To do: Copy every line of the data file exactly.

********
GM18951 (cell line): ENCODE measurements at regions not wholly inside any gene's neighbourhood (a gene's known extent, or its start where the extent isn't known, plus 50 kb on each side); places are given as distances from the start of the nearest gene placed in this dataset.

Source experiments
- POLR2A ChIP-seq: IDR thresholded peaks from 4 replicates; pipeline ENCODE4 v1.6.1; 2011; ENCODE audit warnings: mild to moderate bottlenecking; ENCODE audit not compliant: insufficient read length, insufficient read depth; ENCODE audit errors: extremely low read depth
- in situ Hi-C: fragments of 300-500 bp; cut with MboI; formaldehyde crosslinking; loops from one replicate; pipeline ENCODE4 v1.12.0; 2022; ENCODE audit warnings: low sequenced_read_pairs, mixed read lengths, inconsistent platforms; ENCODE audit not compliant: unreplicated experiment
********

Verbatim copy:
GM18951 (cell line): ENCODE measurements at regions not wholly inside any gene's neighbourhood (a gene's known extent, or its start where the extent isn't known, plus 50 kb on each side); places are given as distances from the start of the nearest gene placed in this dataset.

Source experiments
- POLR2A ChIP-seq: IDR thresholded peaks from 4 replicates; pipeline ENCODE4 v1.6.1; 2011; ENCODE audit warnings: mild to moderate bottlenecking; ENCODE audit not compliant: insufficient read length, insufficient read depth; ENCODE audit errors: extremely low read depth
- in situ Hi-C: fragments of 300-500 bp; cut with MboI; formaldehyde crosslinking; loops from one replicate; pipeline ENCODE4 v1.12.0; 2022; ENCODE audit warnings: low sequenced_read_pairs, mixed read lengths, inconsistent platforms; ENCODE audit not compliant: unreplicated experiment